Sailing near the fog-shrouded Golden Gate Bridge, Emirates Team New Zealand's sleek catamaran turned back toward Alcatraz Island and accelerated almost as if skipper Dean Barker had flipped a switch, with its hulls lifting out of the water onto hydrofoils.
It was a picture-perfect example of what these new high-performance boats can do.
And this being the America's Cup, it just can't go on without some kind of controversy. The latest is swirling just below the very waves the fast cats skim across.
The Kiwis are protesting a rule change that ostensibly was made for safety reasons following the death of British sailing star Andrew Simpson on May 9 when rival challenger Artemis Racing capsized.
Kiwi boss Grant Dalton doesn't like the rules being changed so close to Sunday's opening race against Italy's Luna Rossa in the challenger trials, and suggests the changes could help defending champion Oracle Team USA.
Dalton went so far as to say that the America's Cup could become less and less popular in sailing-mad New Zealand, which held sailing's biggest prize from 1995-2003, “if these shenanigans keep on going.”
After Simpson was killed, regatta director Iain Murray made 37 safety recommendations, including a highly technical one regarding the size and location of rudder elevators, the winglets on the base of the rudder blades that help control the pitch of the boat.
Emirates Team New Zealand doesn't think Murray can unilaterally change the class rule without the unanimous consent of the competitors. Plus, it says it could lead to gruesome injuries because the rule now allows for the elevators to extend beyond the beam, or the width, of the boats.
In short, the New Zealanders say they built their boat under a set a rules that now has been changed, cutting into their competitive advantage. The Kiwis have mastered foiling better than anyone else and are considered to have the best chance of lifting the silver trophy off Oracle Team USA.
When the catamarans hit a certain speed, they lift out of the water and ride only on the two rudder elevators and a daggerboard protruding from the bottom of the leeward hull. Foiling reduces the drag on the boat and increases the speed dramatically.
“We've sailed for just under a year now with absolutely no problems and we've got all our engineering correct,” Dalton said Tuesday morning as the 72-foot catamaran was being lifted by a crane from its pier into the water.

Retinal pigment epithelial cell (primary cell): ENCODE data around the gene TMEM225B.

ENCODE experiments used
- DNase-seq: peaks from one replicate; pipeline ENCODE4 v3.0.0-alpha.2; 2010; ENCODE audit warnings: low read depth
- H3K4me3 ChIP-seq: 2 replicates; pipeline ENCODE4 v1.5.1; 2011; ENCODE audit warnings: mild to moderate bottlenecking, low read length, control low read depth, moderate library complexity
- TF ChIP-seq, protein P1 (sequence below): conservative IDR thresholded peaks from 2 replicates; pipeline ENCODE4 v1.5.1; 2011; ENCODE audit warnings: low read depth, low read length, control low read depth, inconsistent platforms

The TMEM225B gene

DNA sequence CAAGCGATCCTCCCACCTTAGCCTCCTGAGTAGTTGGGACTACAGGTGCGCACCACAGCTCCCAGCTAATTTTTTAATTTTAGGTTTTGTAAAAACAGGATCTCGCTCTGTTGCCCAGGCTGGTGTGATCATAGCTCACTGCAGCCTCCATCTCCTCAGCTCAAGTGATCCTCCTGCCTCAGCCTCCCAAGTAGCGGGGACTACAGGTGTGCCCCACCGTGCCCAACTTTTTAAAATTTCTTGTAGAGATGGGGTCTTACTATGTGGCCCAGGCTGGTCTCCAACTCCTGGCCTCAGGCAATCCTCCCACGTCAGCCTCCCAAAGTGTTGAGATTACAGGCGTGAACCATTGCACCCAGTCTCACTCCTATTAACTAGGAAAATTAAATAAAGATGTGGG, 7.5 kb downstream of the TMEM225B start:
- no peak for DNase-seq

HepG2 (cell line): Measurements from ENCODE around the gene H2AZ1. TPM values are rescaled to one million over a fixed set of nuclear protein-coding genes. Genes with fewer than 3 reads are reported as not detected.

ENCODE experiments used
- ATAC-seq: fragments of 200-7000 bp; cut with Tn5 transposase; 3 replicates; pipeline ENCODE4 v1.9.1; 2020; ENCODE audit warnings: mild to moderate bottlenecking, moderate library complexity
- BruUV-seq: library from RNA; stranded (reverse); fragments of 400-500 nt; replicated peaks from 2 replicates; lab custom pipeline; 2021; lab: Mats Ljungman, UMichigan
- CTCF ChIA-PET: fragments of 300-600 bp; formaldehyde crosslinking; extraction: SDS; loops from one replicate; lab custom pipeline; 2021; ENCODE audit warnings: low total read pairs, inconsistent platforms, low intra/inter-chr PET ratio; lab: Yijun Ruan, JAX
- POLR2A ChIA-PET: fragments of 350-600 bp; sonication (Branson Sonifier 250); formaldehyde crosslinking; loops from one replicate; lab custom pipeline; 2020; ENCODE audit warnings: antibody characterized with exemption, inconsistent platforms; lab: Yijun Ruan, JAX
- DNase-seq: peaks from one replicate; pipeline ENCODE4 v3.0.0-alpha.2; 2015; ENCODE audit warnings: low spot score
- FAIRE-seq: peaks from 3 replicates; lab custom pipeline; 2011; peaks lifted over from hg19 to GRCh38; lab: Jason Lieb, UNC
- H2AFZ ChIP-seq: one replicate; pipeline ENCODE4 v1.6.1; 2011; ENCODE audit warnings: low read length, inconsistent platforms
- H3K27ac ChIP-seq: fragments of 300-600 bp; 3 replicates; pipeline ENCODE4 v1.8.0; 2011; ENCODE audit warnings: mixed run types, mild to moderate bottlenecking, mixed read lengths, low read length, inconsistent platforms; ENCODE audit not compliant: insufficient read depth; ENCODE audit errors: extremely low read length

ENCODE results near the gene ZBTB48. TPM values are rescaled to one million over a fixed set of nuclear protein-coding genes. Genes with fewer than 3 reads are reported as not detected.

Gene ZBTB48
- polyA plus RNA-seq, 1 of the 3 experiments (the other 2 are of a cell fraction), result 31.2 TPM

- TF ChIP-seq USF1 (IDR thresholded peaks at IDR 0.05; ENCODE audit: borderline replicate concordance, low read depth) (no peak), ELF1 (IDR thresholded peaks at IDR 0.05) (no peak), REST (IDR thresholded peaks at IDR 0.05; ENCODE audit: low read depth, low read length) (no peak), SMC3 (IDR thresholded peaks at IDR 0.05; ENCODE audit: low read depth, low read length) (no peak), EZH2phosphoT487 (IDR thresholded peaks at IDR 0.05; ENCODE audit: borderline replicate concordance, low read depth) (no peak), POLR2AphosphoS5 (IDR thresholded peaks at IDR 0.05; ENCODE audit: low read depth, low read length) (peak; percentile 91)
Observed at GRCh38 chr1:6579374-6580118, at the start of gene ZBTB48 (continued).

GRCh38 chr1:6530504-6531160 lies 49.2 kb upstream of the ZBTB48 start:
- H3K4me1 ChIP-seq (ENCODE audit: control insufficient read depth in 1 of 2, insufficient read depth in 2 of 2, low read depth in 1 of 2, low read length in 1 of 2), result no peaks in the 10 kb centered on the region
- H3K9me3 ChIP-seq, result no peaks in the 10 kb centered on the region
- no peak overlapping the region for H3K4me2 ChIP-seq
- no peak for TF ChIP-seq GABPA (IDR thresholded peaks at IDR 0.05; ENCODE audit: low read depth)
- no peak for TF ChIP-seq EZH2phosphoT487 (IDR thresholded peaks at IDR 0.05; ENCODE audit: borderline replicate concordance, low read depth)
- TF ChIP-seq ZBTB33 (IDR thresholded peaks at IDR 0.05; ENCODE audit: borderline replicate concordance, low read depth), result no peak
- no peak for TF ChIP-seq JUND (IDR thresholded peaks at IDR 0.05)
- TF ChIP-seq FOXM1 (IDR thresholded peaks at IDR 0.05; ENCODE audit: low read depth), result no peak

“Really, we're actually the experts. There is no independent expert. How could there be? We're the only ones who've actually been doing it properly for so long. And we don't think it's necessary or safe at all,” Dalton said of the rules change.
Dalton said the Kiwis don't have rudder elevators that match the new rules, “and even if we had them, we wouldn't dare go out with an untested system and suddenly go racing. Why would you do that? It doesn't make sense.
“So you find with these boats is that everything you do, any small adjustment, has a waterfall effect somewhere else around the boat. It just does. I mean, you can move a switch on one side and it will adjust something on the other side. It just does. And changing the elevators at this stage, where we can't see any reason at all, will have an effect on something else, and it might just be simply when the guy eventually falls over the side and slides down there, and because he is going to … the elevator cuts him in half.”
An America's Cup spokesman said boats will be “street legal” whether they use the new rudder configuration or the old one. New Zealand's protest will be heard on Monday by an international jury.
Authorities haven't released the cause of Artemis' capsize. Last October, Oracle's first boat capsized in strong wind and current and was swept under the Golden Gate Bridge. The churning waves destroyed the high-tech wingsail, which looks and performs like an airplane wing. No one was injured in that wipeout.
Asked if the rule change was made to help Oracle, Dalton said: “I don't think it has, no. I don't think that for a second. Is it helping them as a kind of a byproduct? Yes it is.”
Oracle Team USA, owned by software billionaire Larry Ellison, recently began two-boat testing. It doesn't have to race until the opener of the 34th America's Cup match on Sept. 7 against the winner of the Louis Vuitton Cup for challengers.
Dalton, who earlier this year criticized Ellison's vision for a grand regatta, said the New Zealand boat complies with Murray's other 36 safety recommendations, “yet we see the elevator as performance-enhancing for another team and completely unnecessary from a safety point of view.”
New Zealand tactician Ray Davies said the foils are “incredibly important. There's not much else in the water. Hull shapes are kind of irrelevant. Going downwind it's all about your elevators and your daggerfoil, and you have two elevators in the water, and they're absolutely critical.”
Dalton thinks the catamarans are too big and too expensive. It takes an hour and a half for a shore crew of 35 to 40 to prepare for launch from the pier, which sits between the San Francisco-Oakland Bay Bridge and AT&T Park. That includes lifting the 131-foot wingsail onto the platform and then lifting the boat into the water.
Dalton doesn't see the 72-foot cats being used beyond this regatta.
“They've got a bad stigma about them now, frankly, and so even in another venue they're just too expensive and I just can't see that,” he said.
Next door, Luna Rossa skipper Max Sirena agreed with Dalton, saying the change to the rudder elevators is “nothing related to safety.”
Artemis has yet to launch its second boat. Its first boat was destroyed in the capsize that killed Simpson.